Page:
59% hike in hospitality insolvencies

By Amelie Maurice-Jones

- Last updated on GMT

Difficult times: Insolvencies of UK businesses rise (Getty/ valentinrussenov)
Difficult times: Insolvencies of UK businesses rise (Getty/ valentinrussenov)

Related tags Finance Property

Insolvencies of pubs, bars and restaurants have increased by 59% from 1,354 to 2,156 over the past year, with spikes in energy bills forcing many to consider closure.

What’s more, there has been 216 insolvencies of hospitality venues in just the past month – up 37% from 158 in July, according to the new data from audit and advisory firm Mazars.  

The situation is bleak for businesses across the board. Overall UK company insolvencies have increased by 72% in the past year (ending August 31 2022), from 11,949 to 20,512. 

Mazars partner Adam Harris said: “Many UK businesses were already in a weak position before energy prices surged. The size of energy price rises was always likely to cause some businesses to close, but the scale and pace of these insolvencies is especially concerning.” 

Financial struggles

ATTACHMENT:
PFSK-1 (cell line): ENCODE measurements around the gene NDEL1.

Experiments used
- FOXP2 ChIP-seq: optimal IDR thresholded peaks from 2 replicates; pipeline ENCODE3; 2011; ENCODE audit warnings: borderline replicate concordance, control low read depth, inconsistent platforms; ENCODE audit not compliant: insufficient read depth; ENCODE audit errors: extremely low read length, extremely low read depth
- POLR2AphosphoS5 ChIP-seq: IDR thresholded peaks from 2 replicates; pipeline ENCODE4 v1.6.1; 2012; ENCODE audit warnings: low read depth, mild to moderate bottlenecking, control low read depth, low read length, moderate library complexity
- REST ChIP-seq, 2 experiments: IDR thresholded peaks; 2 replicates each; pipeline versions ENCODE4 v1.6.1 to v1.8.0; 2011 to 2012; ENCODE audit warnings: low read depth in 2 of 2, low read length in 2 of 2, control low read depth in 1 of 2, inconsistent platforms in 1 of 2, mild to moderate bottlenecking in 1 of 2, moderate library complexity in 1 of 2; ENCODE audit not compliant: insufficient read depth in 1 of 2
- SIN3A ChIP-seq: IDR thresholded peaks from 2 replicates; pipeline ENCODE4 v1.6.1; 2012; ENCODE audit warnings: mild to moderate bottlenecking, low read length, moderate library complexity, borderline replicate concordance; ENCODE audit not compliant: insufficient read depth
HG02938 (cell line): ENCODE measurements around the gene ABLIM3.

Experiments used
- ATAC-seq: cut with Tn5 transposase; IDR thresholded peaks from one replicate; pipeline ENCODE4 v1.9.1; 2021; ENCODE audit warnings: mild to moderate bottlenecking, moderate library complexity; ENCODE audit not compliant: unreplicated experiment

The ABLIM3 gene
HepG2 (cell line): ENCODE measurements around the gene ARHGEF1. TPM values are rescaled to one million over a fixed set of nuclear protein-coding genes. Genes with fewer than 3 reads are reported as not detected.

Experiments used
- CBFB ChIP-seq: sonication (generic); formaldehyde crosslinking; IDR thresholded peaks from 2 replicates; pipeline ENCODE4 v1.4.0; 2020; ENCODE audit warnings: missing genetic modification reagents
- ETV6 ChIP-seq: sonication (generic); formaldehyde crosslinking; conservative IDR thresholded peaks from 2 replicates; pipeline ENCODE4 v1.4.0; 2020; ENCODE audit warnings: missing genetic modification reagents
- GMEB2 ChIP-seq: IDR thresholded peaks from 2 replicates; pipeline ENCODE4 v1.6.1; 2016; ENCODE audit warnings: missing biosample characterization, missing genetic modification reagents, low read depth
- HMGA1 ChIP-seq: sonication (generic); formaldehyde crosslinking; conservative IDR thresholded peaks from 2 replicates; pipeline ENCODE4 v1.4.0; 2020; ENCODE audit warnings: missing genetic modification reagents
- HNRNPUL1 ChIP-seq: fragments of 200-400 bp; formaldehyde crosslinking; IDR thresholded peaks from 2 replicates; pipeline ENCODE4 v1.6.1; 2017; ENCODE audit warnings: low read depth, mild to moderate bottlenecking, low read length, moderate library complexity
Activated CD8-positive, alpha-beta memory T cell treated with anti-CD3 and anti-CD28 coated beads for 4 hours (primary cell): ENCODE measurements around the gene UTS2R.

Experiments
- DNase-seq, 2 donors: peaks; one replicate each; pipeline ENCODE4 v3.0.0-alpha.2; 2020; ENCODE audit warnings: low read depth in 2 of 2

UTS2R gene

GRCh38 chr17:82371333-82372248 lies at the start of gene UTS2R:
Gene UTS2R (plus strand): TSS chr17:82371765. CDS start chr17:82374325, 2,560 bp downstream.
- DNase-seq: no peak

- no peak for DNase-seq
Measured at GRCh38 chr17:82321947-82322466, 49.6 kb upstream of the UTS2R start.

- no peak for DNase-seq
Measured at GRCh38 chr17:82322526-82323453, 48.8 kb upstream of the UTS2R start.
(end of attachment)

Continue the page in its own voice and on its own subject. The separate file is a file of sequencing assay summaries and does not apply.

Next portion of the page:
Since last September, businesses have grappled with financial challenges including rising wages, a cost-of-doing business crisis, inflation and soaring energy costs.  

Harris believed many small business owners in particular were struggling under the weight of multiple crises, often without the resources or financial cushion to see them through. 

He said: “The hospitality sector is facing an unusually challenging environment as the cost-of-living crisis hits them from both sides.  

“Just as their energy costs are spiral and their interest costs rise their customers are cutting spending on non-essentials such as eating out.” 

“The Government’s upcoming energy package will be key to determining whether many businesses survive. Unless the picture dramatically changes, we are likely to see many more businesses close their doors in the months to come.” 

Shutting up shop

The Campaign for Real Ale (CAMRA) revealed pub closures had doubled​ in the first half of 2022 against the six months of last year.  

In the second half of 2021, 254 pubs were recorded as ‘long term closed’, at a rate of 9.8 a week. However, in January to June 2022, this had risen to 485 – almost twice the weekly rate of the previous half (18.7). 

Among these is Brighton Beer Dispensary, East Sussex, which was forced to close its doors​ due to rising electricity bills and issues caused by Brexit. 

BrewDog​ has recently closed six bars to cope with soaring energy costs, and the Railway Inn, Rodley, Leeds has also shut its kitchen.​ 

Manchester-based Beatnikz Republic Brewery also had to cease trading​ in May, with rising prices being the “last straw” following two years of Covid-related difficulties. 

Related topics Rebuilding the Pub Sector

Related news

Show more